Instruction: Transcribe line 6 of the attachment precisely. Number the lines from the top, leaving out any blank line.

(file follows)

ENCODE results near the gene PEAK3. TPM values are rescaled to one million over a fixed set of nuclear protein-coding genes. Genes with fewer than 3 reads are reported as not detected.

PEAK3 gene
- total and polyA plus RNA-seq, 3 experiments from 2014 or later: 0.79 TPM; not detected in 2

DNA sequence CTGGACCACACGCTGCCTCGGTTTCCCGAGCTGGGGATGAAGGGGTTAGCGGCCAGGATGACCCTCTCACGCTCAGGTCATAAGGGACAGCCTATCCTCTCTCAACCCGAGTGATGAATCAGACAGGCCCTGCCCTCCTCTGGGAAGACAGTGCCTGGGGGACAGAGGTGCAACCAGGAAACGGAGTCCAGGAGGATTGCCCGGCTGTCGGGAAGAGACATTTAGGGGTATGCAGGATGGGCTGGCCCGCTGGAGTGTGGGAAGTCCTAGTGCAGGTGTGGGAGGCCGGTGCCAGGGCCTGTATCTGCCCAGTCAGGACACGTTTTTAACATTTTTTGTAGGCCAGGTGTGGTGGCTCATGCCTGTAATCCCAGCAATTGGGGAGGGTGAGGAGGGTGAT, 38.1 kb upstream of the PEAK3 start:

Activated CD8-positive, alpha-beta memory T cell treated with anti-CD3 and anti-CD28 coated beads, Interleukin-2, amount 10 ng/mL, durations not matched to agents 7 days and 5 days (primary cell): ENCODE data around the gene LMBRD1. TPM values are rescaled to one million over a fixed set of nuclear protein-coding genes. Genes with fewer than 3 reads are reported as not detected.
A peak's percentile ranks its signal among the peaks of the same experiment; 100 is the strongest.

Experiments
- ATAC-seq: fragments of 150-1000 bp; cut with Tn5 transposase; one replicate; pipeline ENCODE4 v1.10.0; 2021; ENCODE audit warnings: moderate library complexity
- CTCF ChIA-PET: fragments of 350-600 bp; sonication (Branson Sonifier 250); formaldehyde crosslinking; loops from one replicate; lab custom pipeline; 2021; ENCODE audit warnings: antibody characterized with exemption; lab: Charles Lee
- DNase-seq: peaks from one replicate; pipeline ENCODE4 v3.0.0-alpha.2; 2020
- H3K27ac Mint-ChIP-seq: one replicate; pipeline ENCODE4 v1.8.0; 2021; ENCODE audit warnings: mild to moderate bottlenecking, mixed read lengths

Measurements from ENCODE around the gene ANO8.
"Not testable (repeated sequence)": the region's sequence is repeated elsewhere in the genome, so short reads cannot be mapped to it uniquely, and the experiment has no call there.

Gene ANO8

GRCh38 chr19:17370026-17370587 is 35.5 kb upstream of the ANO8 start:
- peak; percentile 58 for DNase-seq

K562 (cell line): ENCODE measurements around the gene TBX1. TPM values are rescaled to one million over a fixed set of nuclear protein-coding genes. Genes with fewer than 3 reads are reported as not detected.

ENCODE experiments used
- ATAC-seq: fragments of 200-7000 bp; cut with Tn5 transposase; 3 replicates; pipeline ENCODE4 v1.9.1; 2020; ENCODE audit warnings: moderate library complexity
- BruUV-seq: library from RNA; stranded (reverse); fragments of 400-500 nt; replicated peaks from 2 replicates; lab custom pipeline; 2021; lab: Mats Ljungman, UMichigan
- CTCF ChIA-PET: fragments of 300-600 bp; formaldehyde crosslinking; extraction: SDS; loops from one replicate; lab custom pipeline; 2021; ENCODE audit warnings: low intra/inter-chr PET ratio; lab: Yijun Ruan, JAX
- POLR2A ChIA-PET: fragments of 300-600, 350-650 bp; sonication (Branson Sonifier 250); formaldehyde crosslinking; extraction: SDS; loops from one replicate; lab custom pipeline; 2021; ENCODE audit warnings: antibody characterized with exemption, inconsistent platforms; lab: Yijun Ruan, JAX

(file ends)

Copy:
A peak's percentile ranks its signal among the peaks of the same experiment; 100 is the strongest.